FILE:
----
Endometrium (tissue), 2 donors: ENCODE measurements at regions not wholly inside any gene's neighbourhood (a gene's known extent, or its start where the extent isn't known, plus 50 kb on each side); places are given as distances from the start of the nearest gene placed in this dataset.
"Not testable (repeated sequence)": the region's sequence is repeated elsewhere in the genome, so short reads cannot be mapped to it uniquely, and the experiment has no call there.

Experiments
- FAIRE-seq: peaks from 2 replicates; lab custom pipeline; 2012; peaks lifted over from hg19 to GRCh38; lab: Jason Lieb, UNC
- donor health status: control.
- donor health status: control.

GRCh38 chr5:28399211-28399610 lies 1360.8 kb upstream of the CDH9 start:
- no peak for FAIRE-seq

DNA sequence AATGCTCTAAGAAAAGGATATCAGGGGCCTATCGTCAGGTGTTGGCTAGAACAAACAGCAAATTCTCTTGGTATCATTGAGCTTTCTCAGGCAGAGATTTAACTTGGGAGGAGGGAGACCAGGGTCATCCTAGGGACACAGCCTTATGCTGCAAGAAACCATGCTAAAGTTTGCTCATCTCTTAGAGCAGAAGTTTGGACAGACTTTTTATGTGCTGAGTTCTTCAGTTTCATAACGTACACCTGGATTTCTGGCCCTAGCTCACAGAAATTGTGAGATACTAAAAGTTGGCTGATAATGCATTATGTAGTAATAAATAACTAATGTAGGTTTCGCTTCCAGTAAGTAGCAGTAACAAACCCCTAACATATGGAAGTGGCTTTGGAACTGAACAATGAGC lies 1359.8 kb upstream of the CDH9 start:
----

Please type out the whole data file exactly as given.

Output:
Endometrium (tissue), 2 donors: ENCODE measurements at regions not wholly inside any gene's neighbourhood (a gene's known extent, or its start where the extent isn't known, plus 50 kb on each side); places are given as distances from the start of the nearest gene placed in this dataset.
"Not testable (repeated sequence)": the region's sequence is repeated elsewhere in the genome, so short reads cannot be mapped to it uniquely, and the experiment has no call there.

Experiments
- FAIRE-seq: peaks from 2 replicates; lab custom pipeline; 2012; peaks lifted over from hg19 to GRCh38; lab: Jason Lieb, UNC
- donor health status: control.
- donor health status: control.

GRCh38 chr5:28399211-28399610 lies 1360.8 kb upstream of the CDH9 start:
- no peak for FAIRE-seq

DNA sequence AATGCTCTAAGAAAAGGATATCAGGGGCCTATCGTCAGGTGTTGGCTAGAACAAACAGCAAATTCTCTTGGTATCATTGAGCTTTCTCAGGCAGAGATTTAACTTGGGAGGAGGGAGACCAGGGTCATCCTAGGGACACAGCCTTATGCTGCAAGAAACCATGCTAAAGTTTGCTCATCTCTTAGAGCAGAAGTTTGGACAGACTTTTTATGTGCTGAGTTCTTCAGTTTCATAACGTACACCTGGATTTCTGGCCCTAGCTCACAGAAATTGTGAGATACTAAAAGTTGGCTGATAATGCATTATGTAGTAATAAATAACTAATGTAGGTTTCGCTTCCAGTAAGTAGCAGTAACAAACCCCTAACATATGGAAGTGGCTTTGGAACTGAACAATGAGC lies 1359.8 kb upstream of the CDH9 start: